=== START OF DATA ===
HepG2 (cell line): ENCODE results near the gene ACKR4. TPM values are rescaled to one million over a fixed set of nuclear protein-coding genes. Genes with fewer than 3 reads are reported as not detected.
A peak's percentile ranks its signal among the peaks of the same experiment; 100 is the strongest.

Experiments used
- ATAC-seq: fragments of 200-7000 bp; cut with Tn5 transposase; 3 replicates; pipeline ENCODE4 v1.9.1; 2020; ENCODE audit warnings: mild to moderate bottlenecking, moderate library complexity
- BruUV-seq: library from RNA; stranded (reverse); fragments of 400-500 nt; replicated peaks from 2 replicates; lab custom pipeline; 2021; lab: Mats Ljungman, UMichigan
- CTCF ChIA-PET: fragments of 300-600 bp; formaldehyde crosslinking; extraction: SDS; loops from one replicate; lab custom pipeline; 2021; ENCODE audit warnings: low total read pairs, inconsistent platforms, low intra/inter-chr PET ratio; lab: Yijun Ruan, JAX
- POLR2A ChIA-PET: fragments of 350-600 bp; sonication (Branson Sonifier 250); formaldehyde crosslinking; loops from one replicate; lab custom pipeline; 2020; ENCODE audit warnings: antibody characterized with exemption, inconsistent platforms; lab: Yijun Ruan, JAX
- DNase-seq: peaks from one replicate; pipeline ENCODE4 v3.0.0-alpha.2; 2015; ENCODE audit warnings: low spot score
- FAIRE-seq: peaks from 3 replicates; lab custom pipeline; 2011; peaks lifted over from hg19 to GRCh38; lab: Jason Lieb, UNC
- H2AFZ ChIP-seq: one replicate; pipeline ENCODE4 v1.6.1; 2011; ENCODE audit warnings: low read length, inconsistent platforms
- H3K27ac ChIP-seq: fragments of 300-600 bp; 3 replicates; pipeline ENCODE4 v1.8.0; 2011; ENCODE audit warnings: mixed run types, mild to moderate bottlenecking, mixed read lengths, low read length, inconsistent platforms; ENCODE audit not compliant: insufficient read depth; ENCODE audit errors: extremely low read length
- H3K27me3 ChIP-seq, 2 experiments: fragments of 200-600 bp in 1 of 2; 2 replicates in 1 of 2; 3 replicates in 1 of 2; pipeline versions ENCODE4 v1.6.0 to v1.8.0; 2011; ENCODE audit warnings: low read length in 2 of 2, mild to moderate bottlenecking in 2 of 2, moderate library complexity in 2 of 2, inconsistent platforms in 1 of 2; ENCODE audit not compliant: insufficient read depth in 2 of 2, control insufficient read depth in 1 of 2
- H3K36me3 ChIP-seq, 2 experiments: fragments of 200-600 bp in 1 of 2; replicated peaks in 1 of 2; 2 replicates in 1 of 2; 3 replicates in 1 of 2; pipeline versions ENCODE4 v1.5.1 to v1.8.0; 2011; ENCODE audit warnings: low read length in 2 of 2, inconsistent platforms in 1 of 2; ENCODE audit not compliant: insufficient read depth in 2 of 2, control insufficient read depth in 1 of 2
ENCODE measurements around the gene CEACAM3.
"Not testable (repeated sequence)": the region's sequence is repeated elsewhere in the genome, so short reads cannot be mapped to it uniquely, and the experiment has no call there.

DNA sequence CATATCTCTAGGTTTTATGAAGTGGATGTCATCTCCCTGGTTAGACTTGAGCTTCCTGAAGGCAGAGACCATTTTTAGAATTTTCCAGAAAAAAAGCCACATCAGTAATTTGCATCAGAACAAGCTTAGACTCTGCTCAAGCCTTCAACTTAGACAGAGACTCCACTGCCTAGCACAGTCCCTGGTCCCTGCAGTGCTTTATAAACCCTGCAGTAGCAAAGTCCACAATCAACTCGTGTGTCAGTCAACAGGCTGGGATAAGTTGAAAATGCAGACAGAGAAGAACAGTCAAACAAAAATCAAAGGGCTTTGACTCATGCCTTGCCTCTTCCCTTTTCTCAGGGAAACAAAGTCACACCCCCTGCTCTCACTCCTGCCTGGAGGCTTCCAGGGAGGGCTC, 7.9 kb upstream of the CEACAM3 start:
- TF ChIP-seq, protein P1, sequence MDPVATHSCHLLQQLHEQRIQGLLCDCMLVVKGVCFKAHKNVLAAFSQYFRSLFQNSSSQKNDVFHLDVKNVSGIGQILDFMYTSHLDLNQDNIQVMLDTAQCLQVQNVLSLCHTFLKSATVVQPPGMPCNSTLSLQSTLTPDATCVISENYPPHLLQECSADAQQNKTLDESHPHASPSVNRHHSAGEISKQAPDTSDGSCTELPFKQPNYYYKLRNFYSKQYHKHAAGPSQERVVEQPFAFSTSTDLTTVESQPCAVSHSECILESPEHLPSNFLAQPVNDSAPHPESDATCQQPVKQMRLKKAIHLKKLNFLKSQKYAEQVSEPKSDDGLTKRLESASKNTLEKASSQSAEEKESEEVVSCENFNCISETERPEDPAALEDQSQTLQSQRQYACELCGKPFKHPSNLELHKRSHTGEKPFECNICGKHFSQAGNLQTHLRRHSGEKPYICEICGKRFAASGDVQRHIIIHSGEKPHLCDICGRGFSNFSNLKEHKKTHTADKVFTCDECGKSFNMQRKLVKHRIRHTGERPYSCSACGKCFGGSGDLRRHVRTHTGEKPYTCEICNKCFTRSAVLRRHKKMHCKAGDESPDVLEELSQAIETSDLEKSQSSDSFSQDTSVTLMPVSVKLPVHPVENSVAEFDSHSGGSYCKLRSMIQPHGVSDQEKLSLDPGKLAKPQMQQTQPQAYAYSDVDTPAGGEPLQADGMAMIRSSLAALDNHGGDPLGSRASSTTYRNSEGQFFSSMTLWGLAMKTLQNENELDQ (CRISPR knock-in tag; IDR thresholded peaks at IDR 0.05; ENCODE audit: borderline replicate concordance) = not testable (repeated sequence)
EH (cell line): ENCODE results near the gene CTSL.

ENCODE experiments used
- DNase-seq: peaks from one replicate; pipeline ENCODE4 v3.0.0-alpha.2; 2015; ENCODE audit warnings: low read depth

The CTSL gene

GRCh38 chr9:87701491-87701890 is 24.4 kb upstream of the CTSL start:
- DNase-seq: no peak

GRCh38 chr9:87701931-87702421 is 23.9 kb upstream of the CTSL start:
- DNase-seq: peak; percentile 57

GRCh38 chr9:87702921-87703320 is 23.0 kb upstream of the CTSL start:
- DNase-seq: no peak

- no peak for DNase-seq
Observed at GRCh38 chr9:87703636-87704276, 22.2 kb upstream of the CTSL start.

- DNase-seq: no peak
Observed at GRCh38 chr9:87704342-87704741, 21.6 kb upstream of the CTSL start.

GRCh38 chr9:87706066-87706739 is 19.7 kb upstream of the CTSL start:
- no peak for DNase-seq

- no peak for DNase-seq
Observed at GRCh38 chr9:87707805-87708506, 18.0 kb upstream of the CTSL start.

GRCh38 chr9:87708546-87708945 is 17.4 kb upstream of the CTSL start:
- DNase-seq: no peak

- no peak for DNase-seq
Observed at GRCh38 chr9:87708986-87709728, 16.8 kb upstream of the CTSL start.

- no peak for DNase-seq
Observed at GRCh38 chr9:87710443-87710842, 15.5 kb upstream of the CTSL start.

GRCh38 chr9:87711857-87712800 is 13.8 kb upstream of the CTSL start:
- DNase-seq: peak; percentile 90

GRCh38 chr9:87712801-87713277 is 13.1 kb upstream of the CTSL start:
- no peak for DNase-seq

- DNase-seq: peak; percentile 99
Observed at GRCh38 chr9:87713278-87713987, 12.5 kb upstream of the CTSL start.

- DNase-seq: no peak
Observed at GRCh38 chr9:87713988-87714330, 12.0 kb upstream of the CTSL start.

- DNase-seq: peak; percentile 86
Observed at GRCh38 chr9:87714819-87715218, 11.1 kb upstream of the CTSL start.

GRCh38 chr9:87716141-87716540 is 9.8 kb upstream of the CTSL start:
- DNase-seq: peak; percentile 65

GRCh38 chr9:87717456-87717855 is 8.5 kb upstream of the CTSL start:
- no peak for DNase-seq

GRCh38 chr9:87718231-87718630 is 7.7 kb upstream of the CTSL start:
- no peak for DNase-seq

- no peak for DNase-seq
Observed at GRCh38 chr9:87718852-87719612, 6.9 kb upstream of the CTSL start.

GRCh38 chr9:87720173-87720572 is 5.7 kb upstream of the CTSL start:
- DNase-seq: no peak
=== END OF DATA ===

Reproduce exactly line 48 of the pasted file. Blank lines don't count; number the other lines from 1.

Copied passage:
- DNase-seq: no peak